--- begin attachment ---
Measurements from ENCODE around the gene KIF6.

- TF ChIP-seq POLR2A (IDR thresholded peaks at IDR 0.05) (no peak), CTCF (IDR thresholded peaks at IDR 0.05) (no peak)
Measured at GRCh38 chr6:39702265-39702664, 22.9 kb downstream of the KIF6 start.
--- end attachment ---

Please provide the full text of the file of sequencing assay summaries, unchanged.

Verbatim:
Measurements from ENCODE around the gene KIF6.

- TF ChIP-seq POLR2A (IDR thresholded peaks at IDR 0.05) (no peak), CTCF (IDR thresholded peaks at IDR 0.05) (no peak)
Measured at GRCh38 chr6:39702265-39702664, 22.9 kb downstream of the KIF6 start.